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Identify Tylenol Overdose in Dogs: Symptoms and Signs

Source: PetWave, Updated on July 16, 2015

Effects of Acetaminophen Toxicity - From the Dog’s Point of View

Dogs that are suffering from an overdose of acetaminophen simply will feel very sick. They will become progressively and increasingly depressed and suffer abdominal cramping and pain. This often will be accompanied by retching and vomiting. Unfortunately, these symptoms are relatively nonspecific and can be attributed to any number of things other than acetaminophen toxicity. However, from the dog’s perspective, the results of ingesting too much acetaminophen will cause it to feel lousy, sick, sore, nauseous, lethargic, depressed, weak and wobbly. The signs usually become quite evident to the dog’s owner within a few hours of its ingestion of acetaminophen.

Symptoms of Acetaminophen Toxicity in Dogs – What the Owner Sees

Owners of dogs that have ingested too much acetaminophen may notice a number of different signs, which typically and unfortunately are fairly nonspecific and can develop from a number of other conditions. These may include one or more of the following:

  • Depression (progressively worsens in most cases of acetaminophen toxicity)
  • Rapid breathing (tachypnea)
  • Rapid heart rate (tachycardia)
  • Dark, bluish discoloration of the skin and mucous membranes (gums, lips, vulva and anal area) due to reduced circulating hemoglobin in the blood (cyanosis)
  • Excessive salivation (drooling)
  • Abdominal pain (stretching, straining, biting or licking at the belly)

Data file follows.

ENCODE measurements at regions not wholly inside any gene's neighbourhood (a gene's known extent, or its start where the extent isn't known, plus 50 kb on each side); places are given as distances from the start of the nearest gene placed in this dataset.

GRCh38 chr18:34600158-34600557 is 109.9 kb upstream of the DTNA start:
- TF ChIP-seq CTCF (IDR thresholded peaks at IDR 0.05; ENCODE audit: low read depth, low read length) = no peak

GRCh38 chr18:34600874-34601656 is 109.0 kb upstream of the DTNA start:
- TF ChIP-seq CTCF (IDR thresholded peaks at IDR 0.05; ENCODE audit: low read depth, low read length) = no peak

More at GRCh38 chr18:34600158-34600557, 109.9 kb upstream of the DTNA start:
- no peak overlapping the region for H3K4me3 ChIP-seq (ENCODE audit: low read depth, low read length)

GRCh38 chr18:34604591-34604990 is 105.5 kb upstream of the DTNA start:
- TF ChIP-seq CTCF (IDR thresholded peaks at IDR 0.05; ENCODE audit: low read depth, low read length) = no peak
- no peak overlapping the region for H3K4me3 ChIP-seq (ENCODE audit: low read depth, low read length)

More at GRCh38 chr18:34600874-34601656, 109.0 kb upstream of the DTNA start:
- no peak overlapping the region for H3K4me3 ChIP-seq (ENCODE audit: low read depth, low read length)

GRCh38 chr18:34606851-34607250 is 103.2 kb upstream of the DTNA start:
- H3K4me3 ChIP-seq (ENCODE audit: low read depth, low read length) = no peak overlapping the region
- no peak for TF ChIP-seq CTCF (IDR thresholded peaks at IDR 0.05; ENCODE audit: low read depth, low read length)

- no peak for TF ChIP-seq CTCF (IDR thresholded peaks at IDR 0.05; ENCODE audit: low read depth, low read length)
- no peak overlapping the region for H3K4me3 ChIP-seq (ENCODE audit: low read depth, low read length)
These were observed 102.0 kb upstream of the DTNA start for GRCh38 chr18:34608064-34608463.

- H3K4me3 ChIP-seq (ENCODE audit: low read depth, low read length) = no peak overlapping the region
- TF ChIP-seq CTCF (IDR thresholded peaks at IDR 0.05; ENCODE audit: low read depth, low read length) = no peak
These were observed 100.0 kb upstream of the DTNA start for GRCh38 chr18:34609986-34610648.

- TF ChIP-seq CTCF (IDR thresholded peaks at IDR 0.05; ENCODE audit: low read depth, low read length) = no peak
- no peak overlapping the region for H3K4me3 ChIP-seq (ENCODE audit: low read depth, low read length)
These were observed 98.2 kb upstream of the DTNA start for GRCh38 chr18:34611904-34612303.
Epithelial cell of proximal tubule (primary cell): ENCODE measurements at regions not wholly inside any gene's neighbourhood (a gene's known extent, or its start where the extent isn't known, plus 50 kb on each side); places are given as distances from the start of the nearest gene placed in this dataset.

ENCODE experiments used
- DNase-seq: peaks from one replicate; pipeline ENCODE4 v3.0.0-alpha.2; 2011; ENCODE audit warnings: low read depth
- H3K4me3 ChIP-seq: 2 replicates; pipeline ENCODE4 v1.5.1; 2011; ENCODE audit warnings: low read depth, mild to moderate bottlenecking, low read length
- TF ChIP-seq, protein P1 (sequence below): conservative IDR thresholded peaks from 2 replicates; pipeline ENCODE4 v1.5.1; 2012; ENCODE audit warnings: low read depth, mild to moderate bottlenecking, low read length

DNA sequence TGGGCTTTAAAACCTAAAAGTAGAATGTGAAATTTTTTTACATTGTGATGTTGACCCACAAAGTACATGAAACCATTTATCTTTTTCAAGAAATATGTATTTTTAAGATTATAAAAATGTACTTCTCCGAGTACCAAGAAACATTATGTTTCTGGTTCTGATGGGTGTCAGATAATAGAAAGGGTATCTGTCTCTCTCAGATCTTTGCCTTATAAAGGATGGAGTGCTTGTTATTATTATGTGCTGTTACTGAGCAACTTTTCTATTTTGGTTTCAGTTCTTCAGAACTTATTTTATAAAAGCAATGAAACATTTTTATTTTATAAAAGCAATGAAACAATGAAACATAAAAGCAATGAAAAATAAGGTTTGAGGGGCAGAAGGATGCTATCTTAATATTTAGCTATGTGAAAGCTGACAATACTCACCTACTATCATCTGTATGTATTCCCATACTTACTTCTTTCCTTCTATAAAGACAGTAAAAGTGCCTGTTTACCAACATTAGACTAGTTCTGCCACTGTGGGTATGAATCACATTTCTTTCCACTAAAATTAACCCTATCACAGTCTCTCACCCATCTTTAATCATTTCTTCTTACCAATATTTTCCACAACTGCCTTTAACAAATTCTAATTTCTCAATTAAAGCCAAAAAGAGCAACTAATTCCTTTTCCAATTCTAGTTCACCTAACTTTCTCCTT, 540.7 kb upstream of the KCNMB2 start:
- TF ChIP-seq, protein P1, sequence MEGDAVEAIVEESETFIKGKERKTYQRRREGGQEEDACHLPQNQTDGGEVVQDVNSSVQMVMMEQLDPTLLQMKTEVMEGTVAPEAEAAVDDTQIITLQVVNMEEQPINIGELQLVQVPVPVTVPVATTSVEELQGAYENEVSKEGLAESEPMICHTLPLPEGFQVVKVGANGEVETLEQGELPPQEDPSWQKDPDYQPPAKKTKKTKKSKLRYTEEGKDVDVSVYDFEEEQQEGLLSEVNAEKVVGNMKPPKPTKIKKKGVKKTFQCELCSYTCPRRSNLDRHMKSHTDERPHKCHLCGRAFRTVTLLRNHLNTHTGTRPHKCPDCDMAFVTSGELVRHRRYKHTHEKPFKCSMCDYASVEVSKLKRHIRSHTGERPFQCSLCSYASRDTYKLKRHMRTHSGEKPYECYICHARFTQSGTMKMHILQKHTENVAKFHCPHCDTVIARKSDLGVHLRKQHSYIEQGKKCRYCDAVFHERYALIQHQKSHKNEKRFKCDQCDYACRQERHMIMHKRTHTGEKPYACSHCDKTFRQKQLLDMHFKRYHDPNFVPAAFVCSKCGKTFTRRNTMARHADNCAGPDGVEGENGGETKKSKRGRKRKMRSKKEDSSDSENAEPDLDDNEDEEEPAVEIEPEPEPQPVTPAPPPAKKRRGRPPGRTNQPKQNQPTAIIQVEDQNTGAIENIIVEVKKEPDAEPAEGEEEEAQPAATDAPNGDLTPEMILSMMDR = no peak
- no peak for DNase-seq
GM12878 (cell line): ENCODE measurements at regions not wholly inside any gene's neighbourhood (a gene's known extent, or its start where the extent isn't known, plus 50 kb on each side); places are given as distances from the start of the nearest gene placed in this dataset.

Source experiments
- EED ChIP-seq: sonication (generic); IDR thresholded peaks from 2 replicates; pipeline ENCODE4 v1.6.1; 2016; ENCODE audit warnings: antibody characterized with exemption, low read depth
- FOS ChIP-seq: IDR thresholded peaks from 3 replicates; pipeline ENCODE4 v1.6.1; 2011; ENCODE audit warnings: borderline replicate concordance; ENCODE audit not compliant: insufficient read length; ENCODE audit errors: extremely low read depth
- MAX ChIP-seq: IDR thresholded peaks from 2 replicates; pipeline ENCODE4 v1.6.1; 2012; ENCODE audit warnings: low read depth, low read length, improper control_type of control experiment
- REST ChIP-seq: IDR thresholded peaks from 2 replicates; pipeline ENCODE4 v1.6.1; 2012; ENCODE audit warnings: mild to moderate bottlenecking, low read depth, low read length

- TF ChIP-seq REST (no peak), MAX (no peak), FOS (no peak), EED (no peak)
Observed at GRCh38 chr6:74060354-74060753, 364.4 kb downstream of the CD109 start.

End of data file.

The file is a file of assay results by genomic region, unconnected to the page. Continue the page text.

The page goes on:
• Vomiting
  • Lack of appetite (inappetence; anorexia)
  • Swelling of the face, paws and sometimes the front legs (edema)
  • Weakness
  • Lethargy
  • General malaise
  • Dark brown, chocolate-colored urine (hemoglobinuria; hematuria; from abnormal amounts of blood and/or hemoglobin in the dog’s urine)
  • Death

Dogs at Increased Risk of Acetaminophen Toxicity

There is no well-established breed, gender or age predisposition to acetaminophen toxicity in dogs. Young, small breed dogs may have a slightly increased chance of being adversely affected by ingesting this drug, although reports on this are inconsistent. It is well-established that cats have a greatly increased risk of acetaminophen toxicity than do dogs, and cats should never be given this drug. Dogs should not be given acetaminophen unless under the well-supervised direction of a veterinarian who is familiar with the dog, its weight and its current overall health condition.

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Disorders Similar to Tylenol Toxicity

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Dog Health Center

Lead Poisoning

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Learn more about: Lead Poisoning